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GNU Emacs
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32.12 Getting Around Emacs Flow Control Problems

A common annoyance among Emacs users is the flow control (41.2 ) problem that occurs in some situations involving terminals (as opposed to PCs or workstations). Some operating systems and data communications devices (terminals, modems, networks, etc.) use the characters CTRL-s and CTRL-q to act as "stop" and "go" signs for terminal input and output, to prevent buffer overflow.

Many more modern systems use other means of flow control, such as extra hardware, but others still use the CTRL-s/CTRL-q convention. This is especially likely in situations where there are multiple data communications devices between you and the actual computer (for example, a terminal talking to a modem, talking to another modem, talking to a terminal server, talking to a local area network, talking to a computer, remotely logged in to another computer...).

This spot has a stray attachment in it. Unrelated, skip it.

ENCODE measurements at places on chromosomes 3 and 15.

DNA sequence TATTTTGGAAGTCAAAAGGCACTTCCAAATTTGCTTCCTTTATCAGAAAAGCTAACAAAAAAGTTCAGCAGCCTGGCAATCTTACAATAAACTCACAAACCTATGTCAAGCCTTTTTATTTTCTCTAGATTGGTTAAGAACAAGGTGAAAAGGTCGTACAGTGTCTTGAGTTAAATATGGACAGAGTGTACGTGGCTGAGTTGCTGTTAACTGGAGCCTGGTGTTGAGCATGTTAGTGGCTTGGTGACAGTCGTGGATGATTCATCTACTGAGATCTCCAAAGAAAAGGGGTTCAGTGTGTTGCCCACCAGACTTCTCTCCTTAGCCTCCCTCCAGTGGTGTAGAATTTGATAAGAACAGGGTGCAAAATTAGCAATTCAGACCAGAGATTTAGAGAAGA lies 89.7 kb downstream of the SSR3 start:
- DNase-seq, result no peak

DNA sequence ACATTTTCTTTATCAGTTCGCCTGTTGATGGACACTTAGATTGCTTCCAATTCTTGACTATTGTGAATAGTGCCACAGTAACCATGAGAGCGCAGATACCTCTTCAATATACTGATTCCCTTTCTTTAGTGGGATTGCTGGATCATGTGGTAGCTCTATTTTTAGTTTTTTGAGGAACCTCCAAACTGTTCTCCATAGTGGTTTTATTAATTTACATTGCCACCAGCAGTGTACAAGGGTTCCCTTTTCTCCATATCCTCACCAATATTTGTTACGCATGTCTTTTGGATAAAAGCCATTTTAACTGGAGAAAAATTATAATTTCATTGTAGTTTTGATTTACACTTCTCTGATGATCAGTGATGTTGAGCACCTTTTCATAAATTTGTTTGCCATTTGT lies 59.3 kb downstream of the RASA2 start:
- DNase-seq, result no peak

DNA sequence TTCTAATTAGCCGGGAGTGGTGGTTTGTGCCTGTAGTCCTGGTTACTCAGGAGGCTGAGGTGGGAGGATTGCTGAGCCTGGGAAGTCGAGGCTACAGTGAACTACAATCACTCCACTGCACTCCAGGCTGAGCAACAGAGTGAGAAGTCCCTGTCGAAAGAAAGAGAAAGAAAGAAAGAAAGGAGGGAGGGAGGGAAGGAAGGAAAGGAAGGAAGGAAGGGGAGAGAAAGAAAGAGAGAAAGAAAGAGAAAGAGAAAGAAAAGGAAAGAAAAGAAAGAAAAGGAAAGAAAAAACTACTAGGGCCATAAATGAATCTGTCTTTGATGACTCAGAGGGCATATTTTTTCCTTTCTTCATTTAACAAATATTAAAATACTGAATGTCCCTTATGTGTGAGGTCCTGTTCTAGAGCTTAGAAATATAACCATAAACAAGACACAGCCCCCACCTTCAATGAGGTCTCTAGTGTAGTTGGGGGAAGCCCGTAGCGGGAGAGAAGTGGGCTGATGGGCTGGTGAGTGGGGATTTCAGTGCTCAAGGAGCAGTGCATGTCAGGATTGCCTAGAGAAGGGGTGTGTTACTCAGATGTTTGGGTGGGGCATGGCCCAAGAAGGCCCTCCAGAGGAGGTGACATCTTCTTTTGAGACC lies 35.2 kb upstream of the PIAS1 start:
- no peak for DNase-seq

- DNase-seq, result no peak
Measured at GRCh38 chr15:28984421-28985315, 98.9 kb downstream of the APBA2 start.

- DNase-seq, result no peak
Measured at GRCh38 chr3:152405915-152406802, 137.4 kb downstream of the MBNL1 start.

In general, the more pieces of hardware between you and the computer, the more likely that CTRL-s and CTRL-q are used as flow control characters; this means that those two characters are not accessible to Emacs.

To find out whether the problem affects you, simply invoke Emacs and type CTRL-s. If you see the Isearch: prompt in the minibuffer, all is probably well. Otherwise, nothing will happen and your terminal will appear to hang - any other keys you type will have no effect. Actually, you will have told some piece of hardware not to accept any more input. To get out of this, just type CTRL-q. Any keys you press in between will then take effect.

An easy way to get around this problem is to type ESC x enable-flow-control . This feature lets you type CTRL-\ in place of CTRL-s, and CTRL-^ in place of CTRL-q. Of course, you'll have to remember that anytime you would normally press CTRL-s you press CTRL-\ instead.

To set this up so it works all the time, add this line to your .emacs file:


Remember that you should exit and restart Emacs to make changes to your .emacs file take effect.

- BR , DC

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